A time series of urban forestry in Los Angeles

By Thomas Welch Gillespie, Stephanie Pincetl, Shea Brossard, Jenny Smith, Sassan Saatchi, Diane Pataki and Jean-Daniel Saphores
Los Angeles, CA (July 12, 2011)- There has been an increasing interest in the evolution of urban forests. This research uses historic and digital aerial photography to quantify changes in tree density in Los Angeles, California since the 1920’s. High-resolution geographic information system analysis (4 to 6 time periods) of three regions (San Fernando Valley, Hollywood, Los Angeles Basin) of Los Angeles reveals that there has not always been an increase in tree density with time.

When historic tree density reconstructions were examined for the 15 Los Angeles city council districts from the 1920’s, 1950’s and 2006, most districts in Los Angeles have experienced a significant increase in tree density, however, there has been wide variation in tree densities among city council districts. Trees densities have generally been higher on private land since the 1920’s and currently tree densities on private land are significantly higher than on public land.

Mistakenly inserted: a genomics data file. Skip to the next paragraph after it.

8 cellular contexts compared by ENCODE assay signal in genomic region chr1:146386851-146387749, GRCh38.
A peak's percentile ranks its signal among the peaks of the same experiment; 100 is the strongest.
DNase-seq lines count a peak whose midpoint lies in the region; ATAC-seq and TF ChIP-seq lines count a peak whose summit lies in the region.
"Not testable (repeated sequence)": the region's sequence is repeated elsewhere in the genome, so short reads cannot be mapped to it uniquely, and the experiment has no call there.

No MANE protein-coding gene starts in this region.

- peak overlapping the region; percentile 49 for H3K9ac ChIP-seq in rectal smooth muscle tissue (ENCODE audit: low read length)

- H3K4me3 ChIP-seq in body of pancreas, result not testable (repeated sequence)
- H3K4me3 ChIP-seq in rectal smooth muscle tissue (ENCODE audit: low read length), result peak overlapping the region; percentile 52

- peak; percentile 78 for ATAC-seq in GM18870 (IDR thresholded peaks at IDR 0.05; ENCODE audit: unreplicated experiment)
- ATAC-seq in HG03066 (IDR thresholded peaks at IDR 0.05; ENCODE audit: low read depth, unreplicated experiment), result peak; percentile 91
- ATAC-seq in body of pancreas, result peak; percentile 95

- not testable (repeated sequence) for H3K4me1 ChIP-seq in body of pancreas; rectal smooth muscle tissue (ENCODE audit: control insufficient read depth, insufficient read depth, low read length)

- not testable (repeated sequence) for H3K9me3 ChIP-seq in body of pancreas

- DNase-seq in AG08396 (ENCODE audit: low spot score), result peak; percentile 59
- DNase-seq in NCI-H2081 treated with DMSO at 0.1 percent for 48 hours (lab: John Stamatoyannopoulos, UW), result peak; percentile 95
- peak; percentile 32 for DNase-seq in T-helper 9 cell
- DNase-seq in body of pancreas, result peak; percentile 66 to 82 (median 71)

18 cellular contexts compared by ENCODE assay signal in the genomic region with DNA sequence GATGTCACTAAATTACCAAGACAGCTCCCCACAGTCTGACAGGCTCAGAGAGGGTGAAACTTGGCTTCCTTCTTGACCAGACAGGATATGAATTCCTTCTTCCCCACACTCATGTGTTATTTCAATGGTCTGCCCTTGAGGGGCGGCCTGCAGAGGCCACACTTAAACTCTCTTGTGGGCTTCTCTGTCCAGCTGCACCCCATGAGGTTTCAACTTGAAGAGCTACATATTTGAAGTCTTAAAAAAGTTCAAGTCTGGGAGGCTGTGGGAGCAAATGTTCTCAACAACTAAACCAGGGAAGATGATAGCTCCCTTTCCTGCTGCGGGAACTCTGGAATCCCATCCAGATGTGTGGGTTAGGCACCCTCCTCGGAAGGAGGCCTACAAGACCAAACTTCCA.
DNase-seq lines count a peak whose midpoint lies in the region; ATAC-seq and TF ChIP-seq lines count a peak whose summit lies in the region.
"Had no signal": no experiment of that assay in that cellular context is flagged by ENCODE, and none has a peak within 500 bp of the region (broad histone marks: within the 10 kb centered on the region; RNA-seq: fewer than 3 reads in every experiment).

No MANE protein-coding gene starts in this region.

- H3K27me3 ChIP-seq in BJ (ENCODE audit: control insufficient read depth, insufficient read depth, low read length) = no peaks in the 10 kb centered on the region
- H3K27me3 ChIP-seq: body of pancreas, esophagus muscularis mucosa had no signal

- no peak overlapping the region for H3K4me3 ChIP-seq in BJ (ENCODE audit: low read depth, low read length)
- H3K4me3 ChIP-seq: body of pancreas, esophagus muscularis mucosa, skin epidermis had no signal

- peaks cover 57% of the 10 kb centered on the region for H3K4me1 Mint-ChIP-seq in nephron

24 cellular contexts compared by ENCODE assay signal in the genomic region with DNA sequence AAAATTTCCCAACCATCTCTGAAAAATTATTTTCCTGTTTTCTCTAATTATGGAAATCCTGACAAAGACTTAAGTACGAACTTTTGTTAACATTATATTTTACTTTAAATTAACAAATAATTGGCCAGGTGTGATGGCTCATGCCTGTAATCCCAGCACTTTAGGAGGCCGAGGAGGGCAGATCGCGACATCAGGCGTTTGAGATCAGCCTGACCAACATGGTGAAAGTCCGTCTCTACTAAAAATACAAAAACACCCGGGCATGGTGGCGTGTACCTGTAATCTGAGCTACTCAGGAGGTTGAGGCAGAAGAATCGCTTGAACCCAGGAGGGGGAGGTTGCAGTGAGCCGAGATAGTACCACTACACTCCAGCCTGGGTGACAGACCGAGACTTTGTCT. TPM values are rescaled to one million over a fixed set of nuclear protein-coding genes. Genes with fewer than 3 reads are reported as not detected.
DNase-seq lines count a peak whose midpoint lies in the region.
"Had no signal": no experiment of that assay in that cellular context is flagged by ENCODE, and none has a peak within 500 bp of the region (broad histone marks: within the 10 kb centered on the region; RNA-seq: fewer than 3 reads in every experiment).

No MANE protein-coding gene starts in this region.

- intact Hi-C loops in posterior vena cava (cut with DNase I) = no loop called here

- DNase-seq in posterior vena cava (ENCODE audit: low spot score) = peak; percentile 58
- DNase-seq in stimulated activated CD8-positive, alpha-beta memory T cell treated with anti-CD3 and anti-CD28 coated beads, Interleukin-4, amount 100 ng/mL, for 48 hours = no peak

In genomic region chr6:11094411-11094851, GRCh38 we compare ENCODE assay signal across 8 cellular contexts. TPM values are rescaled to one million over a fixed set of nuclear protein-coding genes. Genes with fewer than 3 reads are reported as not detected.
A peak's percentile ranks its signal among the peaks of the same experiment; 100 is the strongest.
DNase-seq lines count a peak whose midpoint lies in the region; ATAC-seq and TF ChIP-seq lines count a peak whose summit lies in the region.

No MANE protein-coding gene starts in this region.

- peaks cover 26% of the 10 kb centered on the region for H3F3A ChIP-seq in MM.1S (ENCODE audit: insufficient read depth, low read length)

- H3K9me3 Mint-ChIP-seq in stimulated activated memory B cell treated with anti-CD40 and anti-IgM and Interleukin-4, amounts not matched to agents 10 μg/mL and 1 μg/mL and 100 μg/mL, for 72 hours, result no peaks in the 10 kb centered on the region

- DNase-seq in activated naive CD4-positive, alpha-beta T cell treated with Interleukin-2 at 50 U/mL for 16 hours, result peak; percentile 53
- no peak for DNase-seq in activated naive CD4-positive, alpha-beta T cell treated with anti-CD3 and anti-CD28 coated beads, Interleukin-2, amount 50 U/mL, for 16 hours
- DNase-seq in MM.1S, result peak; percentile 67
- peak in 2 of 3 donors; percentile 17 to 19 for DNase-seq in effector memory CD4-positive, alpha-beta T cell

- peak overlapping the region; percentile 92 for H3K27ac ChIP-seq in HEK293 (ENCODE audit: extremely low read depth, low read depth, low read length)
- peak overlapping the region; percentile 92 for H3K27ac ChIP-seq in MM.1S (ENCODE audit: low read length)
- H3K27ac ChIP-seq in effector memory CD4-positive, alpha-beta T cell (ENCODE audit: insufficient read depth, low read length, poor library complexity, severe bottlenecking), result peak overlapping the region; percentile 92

Results suggest the evolution of urban forests in Los Angeles mirrors the dynamics of urban forests in desert and grassland cities. It is possible to reconstruct the development of urban forests in sections of cities using historic and contemporary aerial photography. Although there is still space to plant trees on public land, private land owners will need to be heavily involved in order to achieve the goals of Los Angeles’ Million Tree Initiative.
Related Resource:
Urban Ecosystems- A time series of urban forestry in Los Angeles